The heat is on the F-150 Raptor again, but this time it’s not from rivals Ram or Chevrolet – it’s from Ford itself.

    Meet the Ford F-150 Lightning Switchgear, a heavily modified all-electric F-150 Lightning developed by Ford Performance and RTR Vehicles.

    Inspired by RTR’s 2016 F-150 Ultimate Fun-Haver, the Switchgear “provides a playground for engineers to advance learnings quickly for future electric vehicles”.

    Underneath, not much has been left unchanged. Fox 3-inch diameter internal bypass shock absorbers replace the stock units to add Raptor capability.

    Limit straps have even been added to the coil-over shock absorbers to prevent suspension and driveshaft damage as the vehicle showcases its jumping capability.

    Improved stability, ground clearance and suspension travel comes courtesy of custom independent double-wishbone front suspension and multi-link independent rear suspension with unique control arms.

    All this results in the Switchgear having wider track widths and enough clearance to fit 37-inch NITTO Ridge Grappler tyres underneath carbon composite fenders.

    Additional exterior modifications include carbon composite tub sides, plus a rear bumper cover made from the same material.

    A new steel front bumper, skid plate and rock sliders improve the approach angle, while a custom tyre mounting rack sits in the tub. The aesthetic package is topped off with a roof-mounted spoiler and Ford Performance livery.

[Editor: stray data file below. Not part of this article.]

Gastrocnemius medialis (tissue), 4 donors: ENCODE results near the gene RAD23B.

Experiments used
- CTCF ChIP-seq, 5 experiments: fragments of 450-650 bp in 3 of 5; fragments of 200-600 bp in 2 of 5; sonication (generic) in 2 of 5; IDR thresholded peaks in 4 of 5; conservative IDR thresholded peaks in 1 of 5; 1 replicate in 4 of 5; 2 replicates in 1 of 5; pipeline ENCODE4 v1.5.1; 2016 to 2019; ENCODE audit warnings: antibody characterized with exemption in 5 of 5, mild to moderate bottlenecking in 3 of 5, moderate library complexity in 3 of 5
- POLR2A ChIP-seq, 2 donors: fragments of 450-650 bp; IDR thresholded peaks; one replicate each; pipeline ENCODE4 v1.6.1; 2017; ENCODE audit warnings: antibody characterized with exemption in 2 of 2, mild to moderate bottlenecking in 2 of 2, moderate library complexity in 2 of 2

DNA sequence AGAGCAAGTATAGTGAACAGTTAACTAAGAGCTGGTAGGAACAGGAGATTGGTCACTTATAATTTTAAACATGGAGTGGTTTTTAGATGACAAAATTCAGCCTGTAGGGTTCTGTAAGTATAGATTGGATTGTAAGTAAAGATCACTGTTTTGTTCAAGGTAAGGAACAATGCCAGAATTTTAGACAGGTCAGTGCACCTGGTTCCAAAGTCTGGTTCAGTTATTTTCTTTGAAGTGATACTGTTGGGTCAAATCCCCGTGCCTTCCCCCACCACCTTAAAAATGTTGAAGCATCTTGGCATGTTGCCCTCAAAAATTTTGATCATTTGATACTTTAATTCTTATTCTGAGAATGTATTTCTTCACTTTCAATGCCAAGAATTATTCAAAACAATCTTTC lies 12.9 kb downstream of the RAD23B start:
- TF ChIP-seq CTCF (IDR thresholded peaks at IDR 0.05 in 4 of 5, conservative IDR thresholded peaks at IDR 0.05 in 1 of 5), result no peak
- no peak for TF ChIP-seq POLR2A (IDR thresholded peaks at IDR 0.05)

While this endeavour may hint at Ford developing a Lightning Raptor, the company has previously indicated this is off the table.

    Speaking to Motor Authority in November 2022, Ford Performance chief engineer Carl Widmann said neither hybrid nor all-electric powertrains are on the cards for the Ford F-150 Raptor family.

    He notes an internal-combustion engine is “the best tech to operate at full power in deep sand, bar none”.

    The extra weight of the batteries means Ford won’t do an electric Raptor, while a hybrid has been ruled out for not only the additional weight but also the lack of a benefit to customers.

    Locally, Ford Australia launched the locally remanufactured F-150 late last year, and is testing the waters with XLT and Lariat variants before it considers expanding the program to other variants.

    That means no Raptor, hybrid, or Lightning versions, at least not yet, though a left-hand drive engineering and evaluation version of the latter was spied in Melbourne late last year.

    “Ford’s Australian Product Development team work on a wide variety of global vehicle programs, including many left-hand drive only vehicles for overseas markets,” said a Ford Australia spokesperson last year when asked about the Lightning prototype.

    The F-150 Lightning Switchgear becomes the latest wild electric vehicle (EV) to join Ford’s line-up of concept vehicles designed to push the limits of what EVs can do.

    Other EV demonstrators include the SuperVan 4.0 and 4.2, F-100 Eluminator, Mustang Mach-E 1400 and the Mustang CobraJet 1400.

    MORE: Everything Ford F-150

    James Gelding
    James Gelding is a Contributor at CarExpert.
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